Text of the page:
Online abuse putting young women off political careers, female ex-tánaistí say

Frances Fitzgerald recently had to go to gardaí over threat to sons while sexism still a day-to-day reality

A mix of online abuse and misinformation is deterring young women from entering politics, an event hosted by employers’ group Ibec in advance of International Women’s Day has heard.

Ireland’s four female former tánaistí – Mary Harney, Mary Coughlan, Frances Fitzgerald and Joan Burton – told the gathering,they all had to live with day-to-day sexism during their time in politics, but agreed that social media had made it a tougher career for the generations coming behind them.

“I get a lot of lies told about me and had to go to the gardaí recently about a sort of threat to my sons,” said Ms Fitzgerald, who is not seeking to retain her European Parliament seat in June’s election.

She said the phenomenon of threatening behaviour by men towards female politicians is not entirely new and recalled an occasion when she was also forced to go to An Garda Síochána after a face-to-face encounter with a man at the Dáil many years ago.


“I was quite nervous after it for a while, I was left looking around me on the way home, that sort of thing. But I think it’s more targeted and vicious towards with the current female politicians,” she said.

The Fine Gael MEP said she hoped a European Directive on violence against women, which she has been active in promoting and will require legislation in member states on a range of online abuse and threatening behaviours, will have a positive effect. However, she said she believes political parties need to do more to counter that abuse and misinformation, particularly in the run-up to elections.

All four former tánaistí suggested they had to deal with day-to-day sexism during their political careers, with journalists, some of them women, the culprits at times.

“Everyday sexism, even in the media, is still around and about,” said Ms Fitzgerald. “The lens through which politics is seen is still quite male and the evaluation is quite male.”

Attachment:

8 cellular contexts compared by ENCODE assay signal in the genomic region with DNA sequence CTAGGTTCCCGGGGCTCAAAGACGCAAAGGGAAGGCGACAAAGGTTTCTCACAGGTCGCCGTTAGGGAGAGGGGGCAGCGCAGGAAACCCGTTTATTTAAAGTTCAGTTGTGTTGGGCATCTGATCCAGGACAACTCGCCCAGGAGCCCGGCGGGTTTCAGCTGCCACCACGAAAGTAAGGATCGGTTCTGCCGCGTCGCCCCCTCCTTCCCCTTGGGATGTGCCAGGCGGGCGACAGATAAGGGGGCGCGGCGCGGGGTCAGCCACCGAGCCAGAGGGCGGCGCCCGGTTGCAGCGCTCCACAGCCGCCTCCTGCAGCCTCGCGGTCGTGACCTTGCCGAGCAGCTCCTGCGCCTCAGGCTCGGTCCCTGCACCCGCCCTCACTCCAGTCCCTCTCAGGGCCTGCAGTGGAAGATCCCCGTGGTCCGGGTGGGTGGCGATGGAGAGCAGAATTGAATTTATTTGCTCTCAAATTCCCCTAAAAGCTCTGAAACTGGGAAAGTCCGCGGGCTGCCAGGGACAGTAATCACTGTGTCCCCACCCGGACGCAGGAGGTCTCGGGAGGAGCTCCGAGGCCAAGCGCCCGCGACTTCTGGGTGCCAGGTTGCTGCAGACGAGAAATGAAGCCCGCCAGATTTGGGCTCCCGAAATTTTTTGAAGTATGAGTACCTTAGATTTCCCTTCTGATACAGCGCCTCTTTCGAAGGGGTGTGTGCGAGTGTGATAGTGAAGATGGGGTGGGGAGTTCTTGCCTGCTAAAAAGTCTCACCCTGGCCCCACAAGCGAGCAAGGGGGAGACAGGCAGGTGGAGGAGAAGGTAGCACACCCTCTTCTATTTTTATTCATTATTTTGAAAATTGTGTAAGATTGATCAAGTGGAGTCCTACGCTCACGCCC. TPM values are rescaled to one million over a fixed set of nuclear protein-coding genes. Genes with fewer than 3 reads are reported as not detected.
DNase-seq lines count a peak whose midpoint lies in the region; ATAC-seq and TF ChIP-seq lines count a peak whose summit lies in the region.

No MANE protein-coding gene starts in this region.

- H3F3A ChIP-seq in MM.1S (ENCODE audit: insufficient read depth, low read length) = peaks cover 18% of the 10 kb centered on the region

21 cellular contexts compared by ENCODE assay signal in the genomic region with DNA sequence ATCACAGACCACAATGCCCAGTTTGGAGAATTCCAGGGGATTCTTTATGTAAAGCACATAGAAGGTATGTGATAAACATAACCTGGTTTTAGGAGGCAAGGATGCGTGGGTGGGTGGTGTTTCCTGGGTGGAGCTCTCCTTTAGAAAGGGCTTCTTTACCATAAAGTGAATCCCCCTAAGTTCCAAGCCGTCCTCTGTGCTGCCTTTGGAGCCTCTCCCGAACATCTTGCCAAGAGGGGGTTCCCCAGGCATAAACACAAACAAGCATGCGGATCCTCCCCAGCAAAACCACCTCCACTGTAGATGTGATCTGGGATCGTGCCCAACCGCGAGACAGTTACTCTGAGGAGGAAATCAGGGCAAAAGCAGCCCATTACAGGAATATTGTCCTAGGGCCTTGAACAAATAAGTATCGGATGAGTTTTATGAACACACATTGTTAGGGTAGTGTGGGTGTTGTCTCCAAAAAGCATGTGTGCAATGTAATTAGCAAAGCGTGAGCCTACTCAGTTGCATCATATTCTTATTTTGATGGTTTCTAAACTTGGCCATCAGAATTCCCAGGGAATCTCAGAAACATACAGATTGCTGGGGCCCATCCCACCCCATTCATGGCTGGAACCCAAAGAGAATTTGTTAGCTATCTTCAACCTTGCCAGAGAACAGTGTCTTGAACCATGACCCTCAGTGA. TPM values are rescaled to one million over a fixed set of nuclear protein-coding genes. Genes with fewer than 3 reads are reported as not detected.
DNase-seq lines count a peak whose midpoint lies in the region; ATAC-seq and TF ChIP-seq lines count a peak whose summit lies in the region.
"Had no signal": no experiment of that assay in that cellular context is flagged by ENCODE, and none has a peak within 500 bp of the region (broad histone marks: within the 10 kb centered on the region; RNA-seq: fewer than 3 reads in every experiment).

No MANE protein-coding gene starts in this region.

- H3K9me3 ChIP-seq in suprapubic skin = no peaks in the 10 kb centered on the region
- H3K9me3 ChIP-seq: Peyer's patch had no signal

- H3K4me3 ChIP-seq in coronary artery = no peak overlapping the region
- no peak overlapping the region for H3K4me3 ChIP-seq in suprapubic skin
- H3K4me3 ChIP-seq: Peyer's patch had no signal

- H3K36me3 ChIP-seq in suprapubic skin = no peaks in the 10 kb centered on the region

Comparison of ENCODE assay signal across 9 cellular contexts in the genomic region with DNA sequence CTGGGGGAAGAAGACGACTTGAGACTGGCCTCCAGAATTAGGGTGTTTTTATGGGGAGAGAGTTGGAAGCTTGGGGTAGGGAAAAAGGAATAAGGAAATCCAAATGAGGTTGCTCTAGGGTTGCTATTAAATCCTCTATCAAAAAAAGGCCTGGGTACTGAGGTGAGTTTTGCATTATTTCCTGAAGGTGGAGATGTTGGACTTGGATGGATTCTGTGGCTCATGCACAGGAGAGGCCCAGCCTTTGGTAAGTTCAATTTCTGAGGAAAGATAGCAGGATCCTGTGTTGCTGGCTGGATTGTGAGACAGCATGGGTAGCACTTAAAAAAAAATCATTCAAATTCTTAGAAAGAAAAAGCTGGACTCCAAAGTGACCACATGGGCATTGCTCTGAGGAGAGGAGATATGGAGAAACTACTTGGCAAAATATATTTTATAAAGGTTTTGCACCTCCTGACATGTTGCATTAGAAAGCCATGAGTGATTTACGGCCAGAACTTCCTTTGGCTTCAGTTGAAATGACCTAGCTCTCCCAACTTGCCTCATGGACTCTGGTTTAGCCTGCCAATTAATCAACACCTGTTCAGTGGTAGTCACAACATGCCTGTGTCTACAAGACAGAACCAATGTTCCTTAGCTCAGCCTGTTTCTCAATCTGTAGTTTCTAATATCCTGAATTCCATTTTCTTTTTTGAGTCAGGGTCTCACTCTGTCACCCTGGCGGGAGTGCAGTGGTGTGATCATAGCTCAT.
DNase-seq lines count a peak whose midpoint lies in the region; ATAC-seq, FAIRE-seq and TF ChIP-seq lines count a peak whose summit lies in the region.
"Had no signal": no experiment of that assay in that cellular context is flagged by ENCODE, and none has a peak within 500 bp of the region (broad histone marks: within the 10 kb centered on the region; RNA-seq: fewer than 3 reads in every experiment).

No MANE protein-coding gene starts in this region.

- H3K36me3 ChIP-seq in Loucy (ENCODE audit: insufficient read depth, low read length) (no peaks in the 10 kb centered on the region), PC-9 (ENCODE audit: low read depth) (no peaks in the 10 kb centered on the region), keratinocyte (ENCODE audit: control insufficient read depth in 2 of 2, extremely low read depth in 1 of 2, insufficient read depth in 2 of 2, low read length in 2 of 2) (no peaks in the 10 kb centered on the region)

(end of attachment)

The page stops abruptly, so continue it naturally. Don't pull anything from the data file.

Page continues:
Ms Harney suggested that the abuse delivered through social media “is going to have a detrimental effect on our democracy”.

“I think political life is harder now than it was when we were there,” she said. “And notwithstanding all of the improvements there have been generally, particularly for women, social media is having a terrible impact. I spoke to two female TDs recently and the stuff they told me that’s on social media ... it’s just horrendous.

“It seems people feel free to say anything about anyone and the social media companies are very slow to react. The answer is regulation and we need people not to be allowed to be anonymous online.”

Ms Burton said the personal support provided by other female politicians had been important to her during a period when, as a minister, she was a regular recipient of abuse.

Ms Fitzgerald said being a cabinet member became very different, in her experience, as the number of women increased significantly.

“The tone changed, it wasn’t just all the lads together,” she said.

Greater gender balance and broader representation had a tangible impact, she said, and would benefit democracy. But online abuse is a significant hurdle to continued progress, she added.

Ms Fitzgerald said she remains positive about politics as a career for women overall, but that “we have a long way to go”.

Emmet Malone

Emmet Malone

Emmet Malone is Work Correspondent at The Irish Times